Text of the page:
Five Pieces of Perfectly Designed Gear
We wouldn’t change a single thing
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Most gear is full of compromises—jackets that are feathery light but don’t have enough pockets, hiking boots that are bombproof but breathe like plastic bags, and rooftop tents that are comfy but a total pain to install. Sometimes, however, you come across gear that’s perfect from the get-go: no tweaking necessary. After years of testing, here are five of our favorites that fit into that category.
Patagonia Black Hole Duffel 60 Liter ($130)
The Black Hole bags are not the most exciting or feature-rich duffels on the market but they make this list for the following reasons. First, they’re absolutely bombproof, thanks to a 900-denier polyester ripstop outer that’s at home on top of your truck. Second, the Black Holes are weatherproof (though not submergible) so your gear won’t get wet sitting on your roof. Next, many of the Black Holes fold into their own pockets for easy storage. And finally, the Black Holes, especially this 60-liter version, are affordable. You don’t need to throw down a month’s rent to have a travel companion for at least a decade to come.
Black Diamond Iota Rechargeable Headlamp ($40)
Ten years ago, headlamps sucked. Nowadays we’re living through a headlamp renaissance. For me, the Iota is a perfect illustration of how far we’ve come. It’s tiny—just about an inch long and about two ounces—but throws 150 lumens, or enough for an evening trail run, an “Oh shit, we hiked too far and need to get back to the car in the dark” moment, or reading in your tent before bed. It’s also rechargeable, so you never have to throw down for AAAs, switches between low and high beams with a tap to the side, and will never leave you in the dark thanks to a battery-power meter on the front.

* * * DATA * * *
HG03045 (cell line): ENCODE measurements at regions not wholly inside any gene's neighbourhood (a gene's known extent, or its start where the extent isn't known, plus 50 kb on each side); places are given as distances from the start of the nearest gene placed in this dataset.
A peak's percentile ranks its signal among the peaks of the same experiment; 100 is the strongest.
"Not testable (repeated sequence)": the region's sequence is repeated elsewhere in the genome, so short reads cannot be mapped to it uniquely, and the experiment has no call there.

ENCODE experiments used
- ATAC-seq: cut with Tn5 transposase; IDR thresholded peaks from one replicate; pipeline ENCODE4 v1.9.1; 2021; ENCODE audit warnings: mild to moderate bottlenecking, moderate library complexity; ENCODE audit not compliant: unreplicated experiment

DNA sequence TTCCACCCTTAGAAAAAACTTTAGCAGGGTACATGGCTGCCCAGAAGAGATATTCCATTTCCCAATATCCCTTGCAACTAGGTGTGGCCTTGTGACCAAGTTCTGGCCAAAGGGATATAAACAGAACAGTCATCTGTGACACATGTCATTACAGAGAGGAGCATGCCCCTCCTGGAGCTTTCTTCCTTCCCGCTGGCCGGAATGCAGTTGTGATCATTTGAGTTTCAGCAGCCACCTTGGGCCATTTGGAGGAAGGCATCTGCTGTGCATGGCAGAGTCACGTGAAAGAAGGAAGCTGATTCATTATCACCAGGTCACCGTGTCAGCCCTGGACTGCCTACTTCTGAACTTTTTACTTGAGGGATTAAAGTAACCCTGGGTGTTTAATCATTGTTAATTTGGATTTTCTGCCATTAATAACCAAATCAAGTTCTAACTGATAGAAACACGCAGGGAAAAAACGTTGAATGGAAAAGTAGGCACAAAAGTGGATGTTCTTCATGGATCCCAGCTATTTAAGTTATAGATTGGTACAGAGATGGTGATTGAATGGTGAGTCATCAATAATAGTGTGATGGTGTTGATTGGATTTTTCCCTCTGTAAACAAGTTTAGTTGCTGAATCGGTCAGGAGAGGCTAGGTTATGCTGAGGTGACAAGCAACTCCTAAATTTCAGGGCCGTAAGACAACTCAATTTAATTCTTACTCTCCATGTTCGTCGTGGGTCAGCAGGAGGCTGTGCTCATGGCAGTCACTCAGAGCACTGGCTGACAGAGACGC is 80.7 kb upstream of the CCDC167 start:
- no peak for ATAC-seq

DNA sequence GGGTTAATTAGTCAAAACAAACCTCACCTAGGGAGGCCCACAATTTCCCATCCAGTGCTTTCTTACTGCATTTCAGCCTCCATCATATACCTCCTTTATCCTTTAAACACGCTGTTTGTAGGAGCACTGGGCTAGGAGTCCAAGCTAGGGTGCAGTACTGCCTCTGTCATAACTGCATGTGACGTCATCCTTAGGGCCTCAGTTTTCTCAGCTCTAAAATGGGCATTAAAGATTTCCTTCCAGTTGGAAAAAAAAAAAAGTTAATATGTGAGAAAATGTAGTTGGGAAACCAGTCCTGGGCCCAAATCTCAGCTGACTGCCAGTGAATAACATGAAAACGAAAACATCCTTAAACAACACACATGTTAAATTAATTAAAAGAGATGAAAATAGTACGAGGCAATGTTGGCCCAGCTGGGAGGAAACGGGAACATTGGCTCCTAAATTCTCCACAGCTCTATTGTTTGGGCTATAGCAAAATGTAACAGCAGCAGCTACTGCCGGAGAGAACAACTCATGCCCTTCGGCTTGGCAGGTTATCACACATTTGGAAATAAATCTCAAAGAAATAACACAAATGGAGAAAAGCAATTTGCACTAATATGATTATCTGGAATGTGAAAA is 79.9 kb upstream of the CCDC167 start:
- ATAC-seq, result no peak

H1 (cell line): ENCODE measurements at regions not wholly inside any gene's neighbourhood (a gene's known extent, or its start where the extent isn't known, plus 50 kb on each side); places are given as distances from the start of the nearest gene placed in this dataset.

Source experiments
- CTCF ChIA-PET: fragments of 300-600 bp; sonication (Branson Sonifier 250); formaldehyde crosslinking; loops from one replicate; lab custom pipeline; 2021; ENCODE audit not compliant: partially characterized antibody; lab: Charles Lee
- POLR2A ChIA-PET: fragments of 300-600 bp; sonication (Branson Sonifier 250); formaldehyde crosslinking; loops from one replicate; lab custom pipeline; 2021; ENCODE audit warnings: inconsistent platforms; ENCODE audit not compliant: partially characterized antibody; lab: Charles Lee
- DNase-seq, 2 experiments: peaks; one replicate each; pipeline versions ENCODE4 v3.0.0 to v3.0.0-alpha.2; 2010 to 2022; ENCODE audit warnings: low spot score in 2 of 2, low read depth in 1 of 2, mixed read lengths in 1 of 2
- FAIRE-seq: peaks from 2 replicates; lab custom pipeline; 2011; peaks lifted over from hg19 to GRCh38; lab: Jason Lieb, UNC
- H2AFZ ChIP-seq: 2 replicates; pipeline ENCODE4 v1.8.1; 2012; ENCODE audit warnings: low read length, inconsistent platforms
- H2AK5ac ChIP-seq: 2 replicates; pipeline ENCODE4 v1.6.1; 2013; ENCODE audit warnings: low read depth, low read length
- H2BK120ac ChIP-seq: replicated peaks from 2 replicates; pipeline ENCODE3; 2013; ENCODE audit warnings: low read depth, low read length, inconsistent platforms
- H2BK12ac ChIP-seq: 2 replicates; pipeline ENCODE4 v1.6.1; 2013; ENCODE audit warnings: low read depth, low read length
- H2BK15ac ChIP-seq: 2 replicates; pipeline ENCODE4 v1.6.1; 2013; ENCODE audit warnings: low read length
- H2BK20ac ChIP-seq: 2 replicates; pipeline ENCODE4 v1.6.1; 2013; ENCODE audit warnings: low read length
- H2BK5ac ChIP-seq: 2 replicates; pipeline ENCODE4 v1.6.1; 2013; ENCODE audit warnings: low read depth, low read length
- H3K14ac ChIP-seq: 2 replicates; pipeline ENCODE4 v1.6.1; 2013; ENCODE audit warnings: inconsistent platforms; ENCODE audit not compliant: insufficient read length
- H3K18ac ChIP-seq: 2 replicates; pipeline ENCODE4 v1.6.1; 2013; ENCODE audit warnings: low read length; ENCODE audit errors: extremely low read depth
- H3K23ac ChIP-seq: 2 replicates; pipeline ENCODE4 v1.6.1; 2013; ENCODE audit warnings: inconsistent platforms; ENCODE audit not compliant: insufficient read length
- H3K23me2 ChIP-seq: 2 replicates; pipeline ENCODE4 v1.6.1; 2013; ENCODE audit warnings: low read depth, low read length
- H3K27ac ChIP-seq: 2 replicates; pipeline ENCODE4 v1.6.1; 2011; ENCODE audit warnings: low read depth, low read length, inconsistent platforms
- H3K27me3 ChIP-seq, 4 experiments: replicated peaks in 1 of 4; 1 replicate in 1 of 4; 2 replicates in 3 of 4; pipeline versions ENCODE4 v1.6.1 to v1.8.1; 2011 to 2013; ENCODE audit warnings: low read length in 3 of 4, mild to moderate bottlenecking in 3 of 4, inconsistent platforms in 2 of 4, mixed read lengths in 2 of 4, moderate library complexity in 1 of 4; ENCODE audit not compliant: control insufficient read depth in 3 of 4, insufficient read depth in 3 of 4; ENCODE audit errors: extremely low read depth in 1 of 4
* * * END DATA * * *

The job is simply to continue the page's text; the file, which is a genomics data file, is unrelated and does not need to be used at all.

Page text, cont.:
Electric Knoxville XL Sunglasses ($150)
OK, one confession: these are absolutely perfect for larger faces. Prefer to go smaller? The regular Knoxvilles are your jam. Regardless of your size, the Knoxville design looks smashing on any face thanks to a surf influence with clean lines. There’s plenty under the hood, too. Polarized lenses add visual clarity and cut glare, strong hinges won’t fail if you accidentally sit on the glasses, and the frames are made from a bendy but nearly indestructible Grilamid plastic, the same stuff companies like Dynafit use to make your favorite ski boots.
Peak Design Camera Leash ($40)
The highest compliment I can pay this leash is that it quickly becomes an afterthought. In other words, it does its job so well I never have to think about it. My favorite part: the quick-release that lets me snap the strap off in seconds so I can throw the camera on a tripod. Strap-length adjustments are buttery smooth thanks to an aluminum clasp that can be manipulated with one hand, and the seatbelt-style nylon webbing slides easily over my clothing and will take plenty of abuse. I prefer this ultra-skinny version, but Peak Design makes wider versions if you want more girth for a bigger camera.
Flint and Tinder Staywax Camp Shirt ($170)
This camp shirt is one of the few pieces of gear I can wear in the mountains and to a morning meeting. Made from a British-manufactured waxed cotton, it’s tough enough to put up with chopping wood, warm enough for cold, high-alpine nights, and water-resistant so I don’t have to worry in a drizzle. At the same time, it has a slim, simple cut that goes well with a pair of jeans and leather boots at the office. I know $170 is a lot of pay for a simple shirt, but once you see the versatility of this piece, and wear it everywhere for a year straight, you’ll gladly make the investment.